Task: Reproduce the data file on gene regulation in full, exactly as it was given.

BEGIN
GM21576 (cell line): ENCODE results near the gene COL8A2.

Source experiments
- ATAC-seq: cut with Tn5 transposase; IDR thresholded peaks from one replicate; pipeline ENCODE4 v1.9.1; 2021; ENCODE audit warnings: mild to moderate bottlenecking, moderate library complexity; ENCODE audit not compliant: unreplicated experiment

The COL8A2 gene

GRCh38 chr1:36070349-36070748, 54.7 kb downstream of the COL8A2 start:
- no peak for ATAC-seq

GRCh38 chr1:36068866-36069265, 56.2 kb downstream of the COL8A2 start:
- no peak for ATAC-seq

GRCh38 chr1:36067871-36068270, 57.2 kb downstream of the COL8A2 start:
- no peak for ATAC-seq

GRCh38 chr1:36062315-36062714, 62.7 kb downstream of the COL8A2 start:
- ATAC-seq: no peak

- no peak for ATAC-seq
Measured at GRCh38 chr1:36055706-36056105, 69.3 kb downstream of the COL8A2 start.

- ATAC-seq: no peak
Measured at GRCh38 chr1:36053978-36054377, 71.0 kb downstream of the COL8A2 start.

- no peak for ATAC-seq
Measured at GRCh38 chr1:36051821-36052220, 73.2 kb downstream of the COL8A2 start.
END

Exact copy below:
GM21576 (cell line): ENCODE results near the gene COL8A2.

Source experiments
- ATAC-seq: cut with Tn5 transposase; IDR thresholded peaks from one replicate; pipeline ENCODE4 v1.9.1; 2021; ENCODE audit warnings: mild to moderate bottlenecking, moderate library complexity; ENCODE audit not compliant: unreplicated experiment

The COL8A2 gene

GRCh38 chr1:36070349-36070748, 54.7 kb downstream of the COL8A2 start:
- no peak for ATAC-seq

GRCh38 chr1:36068866-36069265, 56.2 kb downstream of the COL8A2 start:
- no peak for ATAC-seq

GRCh38 chr1:36067871-36068270, 57.2 kb downstream of the COL8A2 start:
- no peak for ATAC-seq

GRCh38 chr1:36062315-36062714, 62.7 kb downstream of the COL8A2 start:
- ATAC-seq: no peak

- no peak for ATAC-seq
Measured at GRCh38 chr1:36055706-36056105, 69.3 kb downstream of the COL8A2 start.

- ATAC-seq: no peak
Measured at GRCh38 chr1:36053978-36054377, 71.0 kb downstream of the COL8A2 start.

- no peak for ATAC-seq
Measured at GRCh38 chr1:36051821-36052220, 73.2 kb downstream of the COL8A2 start.